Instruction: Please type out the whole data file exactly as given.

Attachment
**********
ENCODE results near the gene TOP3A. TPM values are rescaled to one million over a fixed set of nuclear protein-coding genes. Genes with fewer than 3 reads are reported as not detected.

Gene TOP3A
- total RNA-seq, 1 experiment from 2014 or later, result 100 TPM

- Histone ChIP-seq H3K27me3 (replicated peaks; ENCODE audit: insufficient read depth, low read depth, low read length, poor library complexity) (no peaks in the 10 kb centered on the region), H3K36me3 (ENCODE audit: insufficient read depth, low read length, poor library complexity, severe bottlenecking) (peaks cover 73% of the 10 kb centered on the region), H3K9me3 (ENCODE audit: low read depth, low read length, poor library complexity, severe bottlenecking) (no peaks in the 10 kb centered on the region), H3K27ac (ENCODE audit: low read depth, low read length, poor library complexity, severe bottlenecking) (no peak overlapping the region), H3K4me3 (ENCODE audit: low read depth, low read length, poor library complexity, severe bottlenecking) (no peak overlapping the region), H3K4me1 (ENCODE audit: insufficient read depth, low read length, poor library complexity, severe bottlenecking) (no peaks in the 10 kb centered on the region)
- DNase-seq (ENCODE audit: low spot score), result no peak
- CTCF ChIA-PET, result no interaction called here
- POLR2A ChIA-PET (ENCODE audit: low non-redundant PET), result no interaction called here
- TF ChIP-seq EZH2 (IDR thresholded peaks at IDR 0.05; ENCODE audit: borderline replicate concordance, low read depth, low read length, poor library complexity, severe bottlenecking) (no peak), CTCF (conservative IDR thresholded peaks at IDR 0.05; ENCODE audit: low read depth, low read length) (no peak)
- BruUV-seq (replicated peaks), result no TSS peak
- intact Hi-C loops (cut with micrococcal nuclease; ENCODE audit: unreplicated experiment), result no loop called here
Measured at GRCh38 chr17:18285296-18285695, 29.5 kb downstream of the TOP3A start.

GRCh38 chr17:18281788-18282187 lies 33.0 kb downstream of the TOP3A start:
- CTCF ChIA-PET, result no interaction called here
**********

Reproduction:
ENCODE results near the gene TOP3A. TPM values are rescaled to one million over a fixed set of nuclear protein-coding genes. Genes with fewer than 3 reads are reported as not detected.

Gene TOP3A
- total RNA-seq, 1 experiment from 2014 or later, result 100 TPM

- Histone ChIP-seq H3K27me3 (replicated peaks; ENCODE audit: insufficient read depth, low read depth, low read length, poor library complexity) (no peaks in the 10 kb centered on the region), H3K36me3 (ENCODE audit: insufficient read depth, low read length, poor library complexity, severe bottlenecking) (peaks cover 73% of the 10 kb centered on the region), H3K9me3 (ENCODE audit: low read depth, low read length, poor library complexity, severe bottlenecking) (no peaks in the 10 kb centered on the region), H3K27ac (ENCODE audit: low read depth, low read length, poor library complexity, severe bottlenecking) (no peak overlapping the region), H3K4me3 (ENCODE audit: low read depth, low read length, poor library complexity, severe bottlenecking) (no peak overlapping the region), H3K4me1 (ENCODE audit: insufficient read depth, low read length, poor library complexity, severe bottlenecking) (no peaks in the 10 kb centered on the region)
- DNase-seq (ENCODE audit: low spot score), result no peak
- CTCF ChIA-PET, result no interaction called here
- POLR2A ChIA-PET (ENCODE audit: low non-redundant PET), result no interaction called here
- TF ChIP-seq EZH2 (IDR thresholded peaks at IDR 0.05; ENCODE audit: borderline replicate concordance, low read depth, low read length, poor library complexity, severe bottlenecking) (no peak), CTCF (conservative IDR thresholded peaks at IDR 0.05; ENCODE audit: low read depth, low read length) (no peak)
- BruUV-seq (replicated peaks), result no TSS peak
- intact Hi-C loops (cut with micrococcal nuclease; ENCODE audit: unreplicated experiment), result no loop called here
Measured at GRCh38 chr17:18285296-18285695, 29.5 kb downstream of the TOP3A start.

GRCh38 chr17:18281788-18282187 lies 33.0 kb downstream of the TOP3A start:
- CTCF ChIA-PET, result no interaction called here